Weather

Pierce County has ‘seen the worst’ of recent rain storms

A motorist blasts through water over the roadway on Woodland Ave. E. in Puyallup on Thursday, Dec. 10, 2015, as wet weather continues to plague the region. The driver of the vehicle at left, who asked to remain anonymous, attempted to pass through, though better of it, and then got stuck in a ditch.
A motorist blasts through water over the roadway on Woodland Ave. E. in Puyallup on Thursday, Dec. 10, 2015, as wet weather continues to plague the region. The driver of the vehicle at left, who asked to remain anonymous, attempted to pass through, though better of it, and then got stuck in a ditch. dperine@thenewstribune.com

The recent deluge of rain continued to pose problems in Pierce County on Thursday with swollen rivers and flooded roads, but the steady stream of storms may be dying down.

Rain totals for the month at Sea-Tac Airport have already topped 6 inches, which is more than the normal 5.35 inches for all of December. That set a record for the fastest to reach 6 inches of rain in December, replacing the mark set in 1946 and tied in 2010 of 14 days.

National Weather Service forecasters called for more rain through at least Monday, though the amount is expected to decline.

“Ever since the Monday after Thanksgiving, the weather pattern has really cranked up,” said Andy Haner, a Weather Service meteorologist. “We’ll still get some rain here, but I would expect we’ve seen the worst at this point.”

Waters continued to recede on the Puyallup, Nisqually and Carbon rivers and in small streams and ponds. But officials said they didn’t yet have a clear idea of how much damage had been done.

Emergency repairs were starting on three levees, including one on the Carbon River near 177th Street East and one near Leach Road in the Calistoga area of Orting.

“Most systems were at or over designed capacity,” county operations manager Tony Fantello said. “There was a lot of localized flooding even in the urban area but our systems held together very well.”

On Thursday evening, Pierce County reported 12 roads remained closed and advised caution to drivers in nearly 100 locations, many where water was on the road.

Northbound Interstate 5 near Woodland was still shut down, but crews planned to open one lane by 6 p.m. U.S. 12 at White Pass remained closed in both directions after rain washed away a large portion of the eastbound lane.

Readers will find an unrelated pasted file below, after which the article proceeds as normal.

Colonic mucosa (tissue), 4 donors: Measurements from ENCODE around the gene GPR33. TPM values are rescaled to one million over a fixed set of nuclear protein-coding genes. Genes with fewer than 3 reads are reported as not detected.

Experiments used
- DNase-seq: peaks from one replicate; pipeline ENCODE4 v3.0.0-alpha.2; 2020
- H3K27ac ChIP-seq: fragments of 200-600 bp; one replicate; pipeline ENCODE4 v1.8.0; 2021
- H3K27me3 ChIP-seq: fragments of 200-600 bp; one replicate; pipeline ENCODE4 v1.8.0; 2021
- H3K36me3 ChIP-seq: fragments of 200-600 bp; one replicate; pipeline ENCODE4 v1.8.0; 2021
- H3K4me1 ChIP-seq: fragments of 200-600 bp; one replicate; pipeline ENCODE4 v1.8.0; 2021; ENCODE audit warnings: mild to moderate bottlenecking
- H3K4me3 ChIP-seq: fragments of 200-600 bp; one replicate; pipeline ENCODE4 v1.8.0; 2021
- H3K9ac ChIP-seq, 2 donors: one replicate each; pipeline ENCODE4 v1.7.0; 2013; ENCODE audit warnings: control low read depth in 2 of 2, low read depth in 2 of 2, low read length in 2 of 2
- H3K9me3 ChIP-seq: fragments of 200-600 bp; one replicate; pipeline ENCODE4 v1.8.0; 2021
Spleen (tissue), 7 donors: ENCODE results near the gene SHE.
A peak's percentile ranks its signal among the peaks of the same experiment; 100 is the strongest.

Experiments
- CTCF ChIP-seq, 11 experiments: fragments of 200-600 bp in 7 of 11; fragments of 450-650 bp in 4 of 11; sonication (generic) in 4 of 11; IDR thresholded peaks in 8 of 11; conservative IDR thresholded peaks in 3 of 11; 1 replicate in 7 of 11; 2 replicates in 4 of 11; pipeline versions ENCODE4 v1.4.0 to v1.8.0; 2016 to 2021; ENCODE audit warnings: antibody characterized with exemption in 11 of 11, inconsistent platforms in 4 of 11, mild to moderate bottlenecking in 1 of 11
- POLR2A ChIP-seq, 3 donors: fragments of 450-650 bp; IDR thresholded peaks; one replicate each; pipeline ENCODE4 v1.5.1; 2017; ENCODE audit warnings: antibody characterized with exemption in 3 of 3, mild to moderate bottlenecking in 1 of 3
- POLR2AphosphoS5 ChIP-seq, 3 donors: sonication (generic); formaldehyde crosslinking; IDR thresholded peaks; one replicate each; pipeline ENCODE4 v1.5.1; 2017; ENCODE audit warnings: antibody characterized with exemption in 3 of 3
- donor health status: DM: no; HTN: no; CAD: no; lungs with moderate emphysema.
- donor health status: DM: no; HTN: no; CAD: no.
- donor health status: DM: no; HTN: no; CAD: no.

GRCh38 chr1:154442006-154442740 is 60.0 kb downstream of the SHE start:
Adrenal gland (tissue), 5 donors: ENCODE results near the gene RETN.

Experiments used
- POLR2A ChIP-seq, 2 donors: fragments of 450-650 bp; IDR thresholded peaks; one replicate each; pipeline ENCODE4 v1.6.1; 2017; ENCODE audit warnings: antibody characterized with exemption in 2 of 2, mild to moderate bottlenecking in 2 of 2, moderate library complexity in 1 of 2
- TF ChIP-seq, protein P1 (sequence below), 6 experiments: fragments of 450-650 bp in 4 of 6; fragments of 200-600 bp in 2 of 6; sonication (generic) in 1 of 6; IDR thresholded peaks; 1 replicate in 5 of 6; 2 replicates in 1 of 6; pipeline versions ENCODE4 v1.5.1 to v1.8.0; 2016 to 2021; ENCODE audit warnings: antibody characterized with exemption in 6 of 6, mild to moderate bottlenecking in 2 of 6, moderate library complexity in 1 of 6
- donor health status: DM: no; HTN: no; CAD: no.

A 15-mile stretch of U.S. 2 near Leavenworth reopened after closing Wednesday because of several landslides.

Strong winds kept blowing Thursday, though noticeably less than earlier in the week.

The highest gust in the state was recorded on Destruction Island at 62 miles per hour, followed by 58 mph at Enumclaw and Index. Sea-Tac Airport registered 38 mph wind and Elbe registered 43 mph.

Winds could gust up to 20 mph Friday, according to the Weather Service.

Power outages also continued a downward trend with Puget Sound Energy working to restore electricity to 21,480 households. In Pierce County, customers in Orting, Graham, Puyallup, Sumner and Buckley were most affected.

Another weather record set this week was the highest number of days in a year that received an inch or more of rain. In 2015, there have been 13 such days, including Monday and Tuesday.

The region usually has about five days a year with an inch or more of rain.

The 13 days this year totaled 17.75 inches of rain, which is 45 percent of the annual total of 39.58 inches, the Weather Service said.

And when it’s raining in the lowlands, that means snow in the mountains.

A winter weather advisory for the Cascades and Olympics was set to expire late Thursday.

Forecasters said 5 to 12 inches of snow was expected in the lower passes such as Stevens, Snoqualmie and White. Paradise and Mount Baker Ski Area were to set to get 10 to 17 inches of powder.

Eastbound Interstate 90 temporarily closed Thursday after several vehicles spun out on the icy roadways as snow continued falling.

Snow levels were at 3,500 feet Thursday and were expected to drop to 2,500 feet by late evening.

Stacia Glenn: 253-597-8653

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